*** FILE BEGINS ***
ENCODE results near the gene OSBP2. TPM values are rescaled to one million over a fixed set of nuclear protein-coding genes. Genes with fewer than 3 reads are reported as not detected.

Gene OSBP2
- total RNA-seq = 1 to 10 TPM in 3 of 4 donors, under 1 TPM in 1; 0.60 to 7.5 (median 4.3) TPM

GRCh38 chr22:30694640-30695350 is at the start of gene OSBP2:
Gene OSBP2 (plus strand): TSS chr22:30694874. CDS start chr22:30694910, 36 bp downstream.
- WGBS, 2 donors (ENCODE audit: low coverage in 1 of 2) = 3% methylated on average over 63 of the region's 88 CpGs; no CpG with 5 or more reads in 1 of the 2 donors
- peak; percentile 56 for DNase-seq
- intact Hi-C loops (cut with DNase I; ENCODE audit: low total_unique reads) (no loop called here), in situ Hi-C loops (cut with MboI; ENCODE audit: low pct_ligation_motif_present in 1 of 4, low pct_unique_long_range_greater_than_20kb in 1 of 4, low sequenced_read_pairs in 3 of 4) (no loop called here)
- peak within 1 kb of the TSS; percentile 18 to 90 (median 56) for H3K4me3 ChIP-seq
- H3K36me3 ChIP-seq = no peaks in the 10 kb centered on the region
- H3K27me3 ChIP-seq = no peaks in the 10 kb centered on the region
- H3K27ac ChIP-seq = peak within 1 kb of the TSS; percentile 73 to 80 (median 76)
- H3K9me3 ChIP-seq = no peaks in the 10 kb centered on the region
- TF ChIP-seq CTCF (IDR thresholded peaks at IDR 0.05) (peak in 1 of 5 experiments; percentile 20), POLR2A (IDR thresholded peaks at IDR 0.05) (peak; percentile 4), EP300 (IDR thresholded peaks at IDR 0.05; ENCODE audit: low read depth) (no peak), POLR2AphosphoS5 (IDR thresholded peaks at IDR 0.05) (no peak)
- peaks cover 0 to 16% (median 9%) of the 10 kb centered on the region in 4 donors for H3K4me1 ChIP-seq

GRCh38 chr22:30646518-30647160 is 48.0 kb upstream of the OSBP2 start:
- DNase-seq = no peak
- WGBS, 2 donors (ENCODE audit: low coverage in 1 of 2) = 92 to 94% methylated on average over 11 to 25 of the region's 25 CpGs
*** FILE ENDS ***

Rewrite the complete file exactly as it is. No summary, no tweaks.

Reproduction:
ENCODE results near the gene OSBP2. TPM values are rescaled to one million over a fixed set of nuclear protein-coding genes. Genes with fewer than 3 reads are reported as not detected.

Gene OSBP2
- total RNA-seq = 1 to 10 TPM in 3 of 4 donors, under 1 TPM in 1; 0.60 to 7.5 (median 4.3) TPM

GRCh38 chr22:30694640-30695350 is at the start of gene OSBP2:
Gene OSBP2 (plus strand): TSS chr22:30694874. CDS start chr22:30694910, 36 bp downstream.
- WGBS, 2 donors (ENCODE audit: low coverage in 1 of 2) = 3% methylated on average over 63 of the region's 88 CpGs; no CpG with 5 or more reads in 1 of the 2 donors
- peak; percentile 56 for DNase-seq
- intact Hi-C loops (cut with DNase I; ENCODE audit: low total_unique reads) (no loop called here), in situ Hi-C loops (cut with MboI; ENCODE audit: low pct_ligation_motif_present in 1 of 4, low pct_unique_long_range_greater_than_20kb in 1 of 4, low sequenced_read_pairs in 3 of 4) (no loop called here)
- peak within 1 kb of the TSS; percentile 18 to 90 (median 56) for H3K4me3 ChIP-seq
- H3K36me3 ChIP-seq = no peaks in the 10 kb centered on the region
- H3K27me3 ChIP-seq = no peaks in the 10 kb centered on the region
- H3K27ac ChIP-seq = peak within 1 kb of the TSS; percentile 73 to 80 (median 76)
- H3K9me3 ChIP-seq = no peaks in the 10 kb centered on the region
- TF ChIP-seq CTCF (IDR thresholded peaks at IDR 0.05) (peak in 1 of 5 experiments; percentile 20), POLR2A (IDR thresholded peaks at IDR 0.05) (peak; percentile 4), EP300 (IDR thresholded peaks at IDR 0.05; ENCODE audit: low read depth) (no peak), POLR2AphosphoS5 (IDR thresholded peaks at IDR 0.05) (no peak)
- peaks cover 0 to 16% (median 9%) of the 10 kb centered on the region in 4 donors for H3K4me1 ChIP-seq

GRCh38 chr22:30646518-30647160 is 48.0 kb upstream of the OSBP2 start:
- DNase-seq = no peak
- WGBS, 2 donors (ENCODE audit: low coverage in 1 of 2) = 92 to 94% methylated on average over 11 to 25 of the region's 25 CpGs